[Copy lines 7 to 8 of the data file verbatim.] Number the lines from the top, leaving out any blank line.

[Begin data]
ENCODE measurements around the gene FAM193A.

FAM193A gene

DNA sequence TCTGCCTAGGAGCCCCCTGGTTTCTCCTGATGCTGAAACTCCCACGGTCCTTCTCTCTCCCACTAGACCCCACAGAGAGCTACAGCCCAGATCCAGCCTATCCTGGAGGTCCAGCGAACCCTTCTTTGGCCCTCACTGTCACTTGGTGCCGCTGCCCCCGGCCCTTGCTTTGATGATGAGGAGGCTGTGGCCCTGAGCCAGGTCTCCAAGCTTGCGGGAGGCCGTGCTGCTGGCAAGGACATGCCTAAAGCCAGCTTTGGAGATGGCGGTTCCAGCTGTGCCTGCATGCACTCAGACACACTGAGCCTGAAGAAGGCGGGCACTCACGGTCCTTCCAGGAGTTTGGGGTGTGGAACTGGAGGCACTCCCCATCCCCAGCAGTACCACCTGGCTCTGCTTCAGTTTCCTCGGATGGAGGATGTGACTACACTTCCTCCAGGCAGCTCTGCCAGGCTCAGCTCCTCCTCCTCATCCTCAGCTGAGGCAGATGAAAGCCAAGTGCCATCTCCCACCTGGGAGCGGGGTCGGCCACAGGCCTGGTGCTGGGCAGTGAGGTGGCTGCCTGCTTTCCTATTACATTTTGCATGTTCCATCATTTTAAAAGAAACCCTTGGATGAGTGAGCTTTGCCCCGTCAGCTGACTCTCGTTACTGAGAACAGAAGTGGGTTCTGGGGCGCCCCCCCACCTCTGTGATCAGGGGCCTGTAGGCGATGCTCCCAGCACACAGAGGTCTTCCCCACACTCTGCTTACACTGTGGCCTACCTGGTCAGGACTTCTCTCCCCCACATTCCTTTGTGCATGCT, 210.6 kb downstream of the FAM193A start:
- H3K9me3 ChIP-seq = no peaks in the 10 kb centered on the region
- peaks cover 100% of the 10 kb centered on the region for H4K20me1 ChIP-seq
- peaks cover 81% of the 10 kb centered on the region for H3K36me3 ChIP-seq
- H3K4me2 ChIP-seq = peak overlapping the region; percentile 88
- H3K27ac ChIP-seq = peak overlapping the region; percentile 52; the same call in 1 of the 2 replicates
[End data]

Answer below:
- H3K4me2 ChIP-seq = peak overlapping the region; percentile 88
- H3K27ac ChIP-seq = peak overlapping the region; percentile 52; the same call in 1 of the 2 replicates